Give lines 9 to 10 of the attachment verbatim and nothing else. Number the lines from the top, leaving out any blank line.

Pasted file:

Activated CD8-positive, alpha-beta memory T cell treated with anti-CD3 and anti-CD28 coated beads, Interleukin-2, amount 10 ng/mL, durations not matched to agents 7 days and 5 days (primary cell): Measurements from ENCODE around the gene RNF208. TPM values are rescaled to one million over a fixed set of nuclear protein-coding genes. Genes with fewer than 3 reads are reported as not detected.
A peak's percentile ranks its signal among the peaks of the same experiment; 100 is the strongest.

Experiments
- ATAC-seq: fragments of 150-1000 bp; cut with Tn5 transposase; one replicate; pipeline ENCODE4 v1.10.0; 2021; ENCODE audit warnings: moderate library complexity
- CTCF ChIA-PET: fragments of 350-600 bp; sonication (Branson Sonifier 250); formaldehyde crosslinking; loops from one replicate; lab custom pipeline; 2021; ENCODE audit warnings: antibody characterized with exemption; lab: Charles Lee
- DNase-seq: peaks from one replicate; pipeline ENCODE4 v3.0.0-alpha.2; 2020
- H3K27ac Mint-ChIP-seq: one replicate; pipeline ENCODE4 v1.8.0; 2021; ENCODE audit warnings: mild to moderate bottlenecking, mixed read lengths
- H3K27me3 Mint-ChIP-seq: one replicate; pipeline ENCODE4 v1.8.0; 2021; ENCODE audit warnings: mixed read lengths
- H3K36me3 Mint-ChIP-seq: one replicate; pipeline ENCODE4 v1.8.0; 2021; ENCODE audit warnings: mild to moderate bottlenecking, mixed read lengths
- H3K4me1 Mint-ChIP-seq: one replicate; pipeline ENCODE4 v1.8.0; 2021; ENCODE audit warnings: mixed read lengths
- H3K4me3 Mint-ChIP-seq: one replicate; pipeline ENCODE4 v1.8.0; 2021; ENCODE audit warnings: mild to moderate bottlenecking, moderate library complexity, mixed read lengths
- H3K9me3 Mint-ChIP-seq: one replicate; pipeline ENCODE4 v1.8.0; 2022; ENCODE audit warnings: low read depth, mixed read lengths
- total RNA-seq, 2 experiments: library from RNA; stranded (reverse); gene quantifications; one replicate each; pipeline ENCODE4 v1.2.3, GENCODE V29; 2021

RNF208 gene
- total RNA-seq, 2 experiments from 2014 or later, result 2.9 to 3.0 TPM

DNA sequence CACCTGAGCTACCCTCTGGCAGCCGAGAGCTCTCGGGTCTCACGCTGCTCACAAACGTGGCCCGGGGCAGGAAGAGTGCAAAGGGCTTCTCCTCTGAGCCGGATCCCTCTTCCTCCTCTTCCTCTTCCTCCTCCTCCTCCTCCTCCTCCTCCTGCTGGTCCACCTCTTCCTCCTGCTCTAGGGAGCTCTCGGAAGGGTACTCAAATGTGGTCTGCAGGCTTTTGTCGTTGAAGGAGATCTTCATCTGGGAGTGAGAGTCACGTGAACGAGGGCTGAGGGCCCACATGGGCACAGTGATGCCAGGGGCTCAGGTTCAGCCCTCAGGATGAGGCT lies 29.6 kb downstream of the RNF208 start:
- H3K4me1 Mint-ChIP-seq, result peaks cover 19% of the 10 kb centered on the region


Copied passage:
- H3K36me3 Mint-ChIP-seq: one replicate; pipeline ENCODE4 v1.8.0; 2021; ENCODE audit warnings: mild to moderate bottlenecking, mixed read lengths
- H3K4me1 Mint-ChIP-seq: one replicate; pipeline ENCODE4 v1.8.0; 2021; ENCODE audit warnings: mixed read lengths